Academy Pushing Experience

For anyone who watched the Academy Awards, it was pretty hard not to get a sense that the Academy – and perhaps the movie industry in general – is finally realizing that what they’re really selling is an experience. I consider this both an interesting and important development because it points to some potential changes which may begin cascading into other areas (for reference and background – Link 1, Link 2).

Host Jon Stewart started off the show joking about film piracy and sharing his concern for the welfare of the diamond-encrusted audience. The audience’s response to this bit of humor was definitely on the chilly side. Obviously not everyone has gotten the memo. And even if they have, many probably don’t like the idea of what this potentially means to their bank account. Or to what they’ll need to do in the future to continue being compensated at the levels to which they’ve become accustomed.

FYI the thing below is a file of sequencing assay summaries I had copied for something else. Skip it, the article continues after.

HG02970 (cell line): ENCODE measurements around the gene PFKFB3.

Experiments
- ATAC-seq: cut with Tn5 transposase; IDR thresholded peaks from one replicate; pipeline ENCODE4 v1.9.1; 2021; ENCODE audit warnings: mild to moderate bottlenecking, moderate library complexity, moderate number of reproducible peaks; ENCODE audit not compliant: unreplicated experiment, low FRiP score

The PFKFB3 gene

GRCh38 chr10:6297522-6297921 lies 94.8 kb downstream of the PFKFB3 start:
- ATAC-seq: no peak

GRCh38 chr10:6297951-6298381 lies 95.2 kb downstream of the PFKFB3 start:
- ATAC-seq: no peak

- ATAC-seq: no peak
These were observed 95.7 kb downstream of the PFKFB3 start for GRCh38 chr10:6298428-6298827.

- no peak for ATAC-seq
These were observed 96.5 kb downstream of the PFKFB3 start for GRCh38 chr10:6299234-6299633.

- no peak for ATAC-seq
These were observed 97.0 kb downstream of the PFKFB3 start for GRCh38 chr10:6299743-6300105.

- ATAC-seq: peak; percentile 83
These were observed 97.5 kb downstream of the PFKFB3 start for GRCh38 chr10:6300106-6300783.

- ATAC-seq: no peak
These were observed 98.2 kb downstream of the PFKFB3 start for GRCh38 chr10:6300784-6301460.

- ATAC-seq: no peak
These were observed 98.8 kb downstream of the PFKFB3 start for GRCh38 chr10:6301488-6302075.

Maybe what they need to do next year is have Mark Cuban show up as a surprise presenter because if they don’t re-orient their thinking and their business strategies soon, they’ll surely be left behind. As Stewart informed the audience, their kids are probably upstairs illegally downloading music. If they don’t care to watch the Academy Awards, they probably don’t care to wait around while a bunch of “old” people get their act together either.

The orchestra is playing.